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Paradise returned: Some allowed back into town after deadly California fire

Jeremie Saylors, 11, walks through the burned remains of his home in Paradise, California on Nov. 18, 2018. The family lost a home in the same spot to a fire 10 years prior. Copyright Josh Edelson AFP - Getty Images
Copyright Josh Edelson AFP - Getty Images
By Phil Helsel with NBC News U.S. News
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"You don't really get the feeling until you see it for yourself, and your stomach drops," a man who lost his home said.


Nearly a month after the deadliest and most destructive wildfire in recorded California history, residents will be allowed into some parts of the devastated town of Paradise to check on their homes or what remains of them, officials announced on Wednesday.

The milestone was treated with relief and a sense of hope among some of those whose homes burned in the so-called Camp Fire, which began on the morning of Nov. 8 and tore through parts of Paradise and other communities, killing at least 85 people. The cause of the fire is still under investigation.

"I've lived here my whole life, so I couldn't imagine going anywhere else," said Jeff Hill, 29, who works for the Paradise Irrigation District who lost his home in the fire and who plans to rebuild in the town, which had a population of around 26,000.

Hill, as a utility worker who has been toiling to restore water service to the area, has seen the wreckage of his home in the northeast part of Paradise.

"You don't really get the feeling until you see it for yourself, and your stomach drops when you see everything you own lying on the ground," he said.

The number of those unaccounted for in the wake of the fire has dropped to 11, down from more than 1,000 at the height of the disaster, the Butte County Sheriff's Office said this week. The number of deaths had been said to be 88, but remains thought to be those of multiple people were confirmed by DNA to be the same victim, the sheriff's office said.

Areas on the east side of Paradise were to be opened to residents only for 24 hours starting Wednesday, the town said. The fire destroyed vital infrastructure, and people were encouraged to bring food, water and fuel.

"We want nothing more than to be able to open this up and allow you to get back in there; it's not something that we relish," Butte County Sheriff Kory L. Honea said at a community meeting on Tuesday about recovery efforts and making areas safe for people to return.

The Camp Fire burned more than 153,000 acres and destroyed at least 13,972 homes, as well as hundreds of other commercial and other structures, according to the California Department of Forestry and Fire Protection. The fire was fully contained by Nov. 25.

Kevin Hannes, deputy federal coordinating officer for the Federal Emergency Management Agency, told residents on Tuesday that federal and state authorities are dedicated to helping the area recover. He said the average FEMA grant from the Camp Fire is around $10,000 and during recovery after Hurricane Harvey the average grant was around $4,500.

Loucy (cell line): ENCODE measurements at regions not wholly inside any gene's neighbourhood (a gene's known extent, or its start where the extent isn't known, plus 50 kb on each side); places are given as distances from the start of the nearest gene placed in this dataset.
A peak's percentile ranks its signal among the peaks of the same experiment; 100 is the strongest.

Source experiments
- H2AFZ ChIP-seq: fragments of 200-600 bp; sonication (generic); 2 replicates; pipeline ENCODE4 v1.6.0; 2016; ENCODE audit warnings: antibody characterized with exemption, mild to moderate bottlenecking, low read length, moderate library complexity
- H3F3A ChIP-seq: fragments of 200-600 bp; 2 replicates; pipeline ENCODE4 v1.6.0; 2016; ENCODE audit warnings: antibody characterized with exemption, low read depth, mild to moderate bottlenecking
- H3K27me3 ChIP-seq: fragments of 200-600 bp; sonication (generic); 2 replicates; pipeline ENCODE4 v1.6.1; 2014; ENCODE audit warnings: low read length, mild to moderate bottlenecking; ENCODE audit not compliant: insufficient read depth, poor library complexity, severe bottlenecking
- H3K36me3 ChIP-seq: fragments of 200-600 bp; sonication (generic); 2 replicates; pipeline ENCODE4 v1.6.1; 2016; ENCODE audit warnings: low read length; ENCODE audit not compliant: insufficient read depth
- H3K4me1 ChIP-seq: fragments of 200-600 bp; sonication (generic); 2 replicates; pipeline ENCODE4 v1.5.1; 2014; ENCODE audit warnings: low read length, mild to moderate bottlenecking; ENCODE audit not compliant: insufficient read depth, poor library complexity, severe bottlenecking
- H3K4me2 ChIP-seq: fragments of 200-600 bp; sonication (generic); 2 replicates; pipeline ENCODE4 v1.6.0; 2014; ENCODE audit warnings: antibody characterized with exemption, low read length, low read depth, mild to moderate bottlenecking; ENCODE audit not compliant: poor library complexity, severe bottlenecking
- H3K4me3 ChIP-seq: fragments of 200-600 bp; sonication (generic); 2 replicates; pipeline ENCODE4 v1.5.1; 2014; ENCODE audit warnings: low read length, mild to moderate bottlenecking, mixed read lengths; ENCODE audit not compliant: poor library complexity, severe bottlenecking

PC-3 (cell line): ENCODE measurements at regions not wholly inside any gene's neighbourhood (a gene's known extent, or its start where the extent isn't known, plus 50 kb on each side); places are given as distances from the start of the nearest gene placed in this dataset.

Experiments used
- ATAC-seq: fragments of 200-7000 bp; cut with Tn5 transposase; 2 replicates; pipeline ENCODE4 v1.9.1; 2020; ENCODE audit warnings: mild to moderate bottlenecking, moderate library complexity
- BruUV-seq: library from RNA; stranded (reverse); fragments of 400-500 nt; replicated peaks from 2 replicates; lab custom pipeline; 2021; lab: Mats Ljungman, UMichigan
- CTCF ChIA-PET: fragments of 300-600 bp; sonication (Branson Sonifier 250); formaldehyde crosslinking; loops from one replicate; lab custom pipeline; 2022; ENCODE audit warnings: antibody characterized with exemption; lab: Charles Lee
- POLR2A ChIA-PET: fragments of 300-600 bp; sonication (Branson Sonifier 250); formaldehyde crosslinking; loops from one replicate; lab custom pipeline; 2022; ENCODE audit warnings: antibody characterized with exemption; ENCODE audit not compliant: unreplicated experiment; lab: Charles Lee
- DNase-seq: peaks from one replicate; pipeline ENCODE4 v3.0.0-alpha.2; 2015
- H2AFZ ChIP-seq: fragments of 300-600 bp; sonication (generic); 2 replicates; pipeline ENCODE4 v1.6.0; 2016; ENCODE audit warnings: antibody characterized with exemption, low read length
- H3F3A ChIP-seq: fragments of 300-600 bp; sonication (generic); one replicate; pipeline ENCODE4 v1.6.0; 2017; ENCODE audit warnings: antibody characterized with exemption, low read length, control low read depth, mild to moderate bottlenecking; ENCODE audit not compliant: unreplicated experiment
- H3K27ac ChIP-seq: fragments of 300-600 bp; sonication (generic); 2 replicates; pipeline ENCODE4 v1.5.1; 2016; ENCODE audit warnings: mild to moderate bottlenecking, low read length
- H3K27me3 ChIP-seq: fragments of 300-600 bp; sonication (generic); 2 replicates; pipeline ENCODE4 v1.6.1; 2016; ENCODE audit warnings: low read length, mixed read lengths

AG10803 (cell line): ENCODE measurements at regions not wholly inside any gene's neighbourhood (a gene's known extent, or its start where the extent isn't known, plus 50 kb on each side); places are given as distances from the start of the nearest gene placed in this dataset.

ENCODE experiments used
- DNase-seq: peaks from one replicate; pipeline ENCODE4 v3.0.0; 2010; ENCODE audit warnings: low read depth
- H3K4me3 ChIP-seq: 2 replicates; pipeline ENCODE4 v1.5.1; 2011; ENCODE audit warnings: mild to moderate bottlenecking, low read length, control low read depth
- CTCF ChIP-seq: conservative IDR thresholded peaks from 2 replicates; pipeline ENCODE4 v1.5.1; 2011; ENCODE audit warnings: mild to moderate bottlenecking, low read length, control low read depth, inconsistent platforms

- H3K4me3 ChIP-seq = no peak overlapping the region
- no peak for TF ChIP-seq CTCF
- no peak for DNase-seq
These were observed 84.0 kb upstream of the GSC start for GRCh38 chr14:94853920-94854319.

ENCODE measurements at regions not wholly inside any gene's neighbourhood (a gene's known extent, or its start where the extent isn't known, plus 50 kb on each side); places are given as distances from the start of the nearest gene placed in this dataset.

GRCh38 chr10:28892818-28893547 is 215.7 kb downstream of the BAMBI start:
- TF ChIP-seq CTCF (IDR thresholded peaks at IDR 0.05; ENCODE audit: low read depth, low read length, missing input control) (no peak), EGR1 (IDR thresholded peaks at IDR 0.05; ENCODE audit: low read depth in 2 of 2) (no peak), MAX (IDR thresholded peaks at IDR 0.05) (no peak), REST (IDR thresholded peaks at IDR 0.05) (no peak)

"I know what it's like to lose a house to a fire. I don't know what it's like to lose a whole town," Hannes said. "But I do know what it's like to build a whole town, because we've done it before ... This agency, in coordination with Cal OES, is here to ensure that not only Paradise [but] Concow, Magalia will rise from the ashes."

Authorities have so far identified more than 100 trailer pads for FEMA travel trailers along a corridor from Redding to Sacramento, Hannes said.

"I want to assure people, we're not going to start moving people to Nevada or to Southern California," Hannes said. "We are looking to keep individual families here as close to Butte County as we can."

Noah Berger
Erica Hall pauses while preparing her children for their first day of school since the Camp Fire destroyed their home in Yuba City, Calif on Dec. 3, 2018.Noah Berger

Another task will be the cleanup of debris in the wake of the fire. Mark Ghilarducci, director of the California Office of Emergency Services, said at Tuesday's meeting that it "is going to be the largest debris operation that the state has ever seen."

Ghilarducci said that he said the same thing in last year's wildfires in Sonoma County, and in that case "we removed enough debris to make two Golden Gate Bridges, if you can imagine. In this case, we are at least four times as much debris."

"It will take a Herculean effort to be able to effectively, safely and rapidly get all of the debris out of the area," he said, adding that state, federal and local teams are already being deployed to address household hazardous waste, and clearing all that hazardous waste could take four to six months.

Paradise Mayor Jody Jones called the opening of parts of the town "a great milestone," and said she is confident the town will rebuild and recover, although it may take time. She also lost her home in the fire.

"I think it shows there as a lot of hope coming for our community, and it's the first of many milestones to come," she said Wednesdsay.


More than 50,000 people were evacuated due to the fire, officials have said. Housing is an issue, Jones said, noting that the damage was unprecedented and that so many people were displaced in a rural area without a lot of alternate housing. "I don't know what more that they can be doing" she said of the federal response.

There are still around 1,700 structures standing in Paradise, and she said that people living there could start to return in the next few months.

"I think more normal will be two years from now when those people whose homes have burned down are able to move into rebuilt homes," Jones said.

"It's going to be all brand new, it's going to be beautiful," she said. "It's going to be Paradise."

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